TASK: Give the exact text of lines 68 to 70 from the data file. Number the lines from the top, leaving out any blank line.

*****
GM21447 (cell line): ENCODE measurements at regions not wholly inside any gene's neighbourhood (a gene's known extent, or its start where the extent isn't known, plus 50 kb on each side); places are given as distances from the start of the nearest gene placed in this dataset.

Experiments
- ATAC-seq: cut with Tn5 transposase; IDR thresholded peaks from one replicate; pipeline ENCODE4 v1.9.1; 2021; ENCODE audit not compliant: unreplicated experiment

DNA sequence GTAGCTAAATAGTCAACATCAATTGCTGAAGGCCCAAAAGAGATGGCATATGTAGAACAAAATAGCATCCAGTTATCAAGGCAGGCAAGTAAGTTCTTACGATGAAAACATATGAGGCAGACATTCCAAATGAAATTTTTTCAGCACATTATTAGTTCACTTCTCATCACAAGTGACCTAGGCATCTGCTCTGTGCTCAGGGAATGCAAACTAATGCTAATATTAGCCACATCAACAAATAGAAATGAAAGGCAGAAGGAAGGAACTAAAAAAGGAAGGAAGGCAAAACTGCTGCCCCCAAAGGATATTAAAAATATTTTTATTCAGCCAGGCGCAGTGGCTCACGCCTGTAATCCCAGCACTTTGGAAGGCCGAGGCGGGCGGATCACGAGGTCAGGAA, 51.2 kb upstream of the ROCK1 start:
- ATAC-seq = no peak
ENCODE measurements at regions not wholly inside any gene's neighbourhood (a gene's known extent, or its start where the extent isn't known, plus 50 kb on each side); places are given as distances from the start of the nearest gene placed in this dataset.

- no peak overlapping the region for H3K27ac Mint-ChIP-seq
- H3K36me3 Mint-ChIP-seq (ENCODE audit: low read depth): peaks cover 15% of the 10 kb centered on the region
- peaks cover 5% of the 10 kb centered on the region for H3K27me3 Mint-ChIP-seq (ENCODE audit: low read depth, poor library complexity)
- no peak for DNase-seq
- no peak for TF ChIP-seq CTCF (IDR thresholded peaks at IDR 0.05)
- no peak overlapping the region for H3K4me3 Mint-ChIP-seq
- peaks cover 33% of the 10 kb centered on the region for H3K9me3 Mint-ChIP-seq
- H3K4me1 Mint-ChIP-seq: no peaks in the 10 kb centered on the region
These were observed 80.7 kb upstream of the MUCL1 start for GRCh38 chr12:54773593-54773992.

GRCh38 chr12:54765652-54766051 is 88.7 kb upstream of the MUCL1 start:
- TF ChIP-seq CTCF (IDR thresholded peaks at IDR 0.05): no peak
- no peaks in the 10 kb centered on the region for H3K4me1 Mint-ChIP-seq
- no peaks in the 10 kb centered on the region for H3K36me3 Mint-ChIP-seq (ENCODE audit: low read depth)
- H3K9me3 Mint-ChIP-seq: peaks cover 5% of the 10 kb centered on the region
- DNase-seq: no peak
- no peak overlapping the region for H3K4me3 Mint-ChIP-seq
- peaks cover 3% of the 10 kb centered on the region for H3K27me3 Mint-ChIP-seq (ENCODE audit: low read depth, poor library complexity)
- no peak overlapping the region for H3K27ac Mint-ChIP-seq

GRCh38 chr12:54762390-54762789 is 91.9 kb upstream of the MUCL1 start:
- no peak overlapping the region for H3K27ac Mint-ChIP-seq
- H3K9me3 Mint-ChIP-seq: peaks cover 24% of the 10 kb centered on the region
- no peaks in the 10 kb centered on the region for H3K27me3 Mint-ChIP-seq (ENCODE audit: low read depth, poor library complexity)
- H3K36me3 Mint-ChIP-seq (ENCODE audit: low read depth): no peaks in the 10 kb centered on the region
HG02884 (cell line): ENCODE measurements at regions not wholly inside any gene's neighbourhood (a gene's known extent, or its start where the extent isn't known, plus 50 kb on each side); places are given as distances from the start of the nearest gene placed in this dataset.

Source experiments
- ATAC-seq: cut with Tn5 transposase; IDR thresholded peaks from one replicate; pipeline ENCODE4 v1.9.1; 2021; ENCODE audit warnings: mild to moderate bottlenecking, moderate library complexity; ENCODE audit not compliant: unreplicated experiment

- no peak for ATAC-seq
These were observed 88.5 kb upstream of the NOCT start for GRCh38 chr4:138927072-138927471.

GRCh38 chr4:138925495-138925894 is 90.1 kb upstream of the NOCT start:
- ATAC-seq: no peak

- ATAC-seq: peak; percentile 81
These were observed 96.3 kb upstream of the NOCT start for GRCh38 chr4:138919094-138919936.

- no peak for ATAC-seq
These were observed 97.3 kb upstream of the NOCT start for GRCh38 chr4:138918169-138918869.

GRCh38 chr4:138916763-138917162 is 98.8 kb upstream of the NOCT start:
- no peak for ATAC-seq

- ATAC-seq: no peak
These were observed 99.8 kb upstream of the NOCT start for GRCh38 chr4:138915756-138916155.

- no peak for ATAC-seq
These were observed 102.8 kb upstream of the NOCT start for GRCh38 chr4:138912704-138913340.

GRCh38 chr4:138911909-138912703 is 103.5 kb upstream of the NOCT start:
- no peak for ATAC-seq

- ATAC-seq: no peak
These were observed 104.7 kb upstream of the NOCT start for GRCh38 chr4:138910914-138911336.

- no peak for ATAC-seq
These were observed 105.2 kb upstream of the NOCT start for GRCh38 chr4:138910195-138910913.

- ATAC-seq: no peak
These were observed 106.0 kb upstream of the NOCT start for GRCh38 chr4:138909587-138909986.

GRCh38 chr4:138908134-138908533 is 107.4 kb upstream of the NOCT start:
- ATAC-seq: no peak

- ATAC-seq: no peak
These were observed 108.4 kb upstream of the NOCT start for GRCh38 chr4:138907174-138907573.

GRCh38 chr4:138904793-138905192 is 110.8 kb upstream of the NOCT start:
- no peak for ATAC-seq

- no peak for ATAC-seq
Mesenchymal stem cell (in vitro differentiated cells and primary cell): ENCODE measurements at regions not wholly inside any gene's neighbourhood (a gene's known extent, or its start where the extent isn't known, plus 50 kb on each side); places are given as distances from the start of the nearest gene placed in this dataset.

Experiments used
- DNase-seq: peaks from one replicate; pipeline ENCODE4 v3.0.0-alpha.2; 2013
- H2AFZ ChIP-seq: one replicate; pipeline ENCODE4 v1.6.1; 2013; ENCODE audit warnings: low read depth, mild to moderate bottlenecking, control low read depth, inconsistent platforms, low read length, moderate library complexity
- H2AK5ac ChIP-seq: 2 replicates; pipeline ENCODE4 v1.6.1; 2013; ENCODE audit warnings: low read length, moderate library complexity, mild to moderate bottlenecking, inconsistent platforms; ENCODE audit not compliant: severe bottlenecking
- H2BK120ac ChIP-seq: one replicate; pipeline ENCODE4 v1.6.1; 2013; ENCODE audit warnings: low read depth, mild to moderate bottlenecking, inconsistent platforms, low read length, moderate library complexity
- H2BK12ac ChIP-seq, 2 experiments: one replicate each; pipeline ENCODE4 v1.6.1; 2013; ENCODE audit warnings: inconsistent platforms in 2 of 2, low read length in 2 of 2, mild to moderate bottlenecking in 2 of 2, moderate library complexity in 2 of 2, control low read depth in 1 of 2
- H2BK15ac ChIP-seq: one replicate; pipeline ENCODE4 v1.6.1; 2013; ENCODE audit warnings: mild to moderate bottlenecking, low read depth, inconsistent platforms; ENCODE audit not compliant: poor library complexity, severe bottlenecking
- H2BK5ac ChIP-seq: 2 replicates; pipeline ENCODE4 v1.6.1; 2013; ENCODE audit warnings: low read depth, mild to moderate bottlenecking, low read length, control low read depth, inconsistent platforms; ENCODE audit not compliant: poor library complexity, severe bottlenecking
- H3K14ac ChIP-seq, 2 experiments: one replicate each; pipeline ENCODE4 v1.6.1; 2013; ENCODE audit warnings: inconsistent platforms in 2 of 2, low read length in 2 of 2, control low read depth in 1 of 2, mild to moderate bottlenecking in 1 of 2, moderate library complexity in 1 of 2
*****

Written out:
- H2BK12ac ChIP-seq, 2 experiments: one replicate each; pipeline ENCODE4 v1.6.1; 2013; ENCODE audit warnings: inconsistent platforms in 2 of 2, low read length in 2 of 2, mild to moderate bottlenecking in 2 of 2, moderate library complexity in 2 of 2, control low read depth in 1 of 2
- H2BK15ac ChIP-seq: one replicate; pipeline ENCODE4 v1.6.1; 2013; ENCODE audit warnings: mild to moderate bottlenecking, low read depth, inconsistent platforms; ENCODE audit not compliant: poor library complexity, severe bottlenecking
- H2BK5ac ChIP-seq: 2 replicates; pipeline ENCODE4 v1.6.1; 2013; ENCODE audit warnings: low read depth, mild to moderate bottlenecking, low read length, control low read depth, inconsistent platforms; ENCODE audit not compliant: poor library complexity, severe bottlenecking